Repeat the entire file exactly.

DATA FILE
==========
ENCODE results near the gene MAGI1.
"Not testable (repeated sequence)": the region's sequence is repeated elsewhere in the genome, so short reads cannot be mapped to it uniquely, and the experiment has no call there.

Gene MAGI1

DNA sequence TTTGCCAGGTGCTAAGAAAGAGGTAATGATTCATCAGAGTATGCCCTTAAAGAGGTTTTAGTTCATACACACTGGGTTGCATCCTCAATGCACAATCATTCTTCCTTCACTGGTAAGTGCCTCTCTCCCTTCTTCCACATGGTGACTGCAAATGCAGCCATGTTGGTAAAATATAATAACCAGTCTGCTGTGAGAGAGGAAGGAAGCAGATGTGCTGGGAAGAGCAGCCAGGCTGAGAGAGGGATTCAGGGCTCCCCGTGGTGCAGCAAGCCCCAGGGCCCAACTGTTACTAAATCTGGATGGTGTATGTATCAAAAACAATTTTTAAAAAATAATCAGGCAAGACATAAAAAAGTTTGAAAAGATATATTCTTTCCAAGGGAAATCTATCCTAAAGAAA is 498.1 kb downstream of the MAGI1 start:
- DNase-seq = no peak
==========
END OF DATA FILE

ENCODE results near the gene MAGI1.
"Not testable (repeated sequence)": the region's sequence is repeated elsewhere in the genome, so short reads cannot be mapped to it uniquely, and the experiment has no call there.

Gene MAGI1

DNA sequence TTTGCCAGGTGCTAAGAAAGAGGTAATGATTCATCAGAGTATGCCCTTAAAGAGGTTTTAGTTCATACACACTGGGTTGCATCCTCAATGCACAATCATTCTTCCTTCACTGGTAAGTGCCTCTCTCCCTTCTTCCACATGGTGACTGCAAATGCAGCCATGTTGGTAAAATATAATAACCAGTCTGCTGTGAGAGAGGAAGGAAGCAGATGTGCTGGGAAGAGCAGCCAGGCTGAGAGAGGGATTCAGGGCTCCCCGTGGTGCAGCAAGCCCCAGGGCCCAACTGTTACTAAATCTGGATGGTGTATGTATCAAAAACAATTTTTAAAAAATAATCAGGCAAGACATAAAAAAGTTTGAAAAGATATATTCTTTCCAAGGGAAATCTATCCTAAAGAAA is 498.1 kb downstream of the MAGI1 start:
- DNase-seq = no peak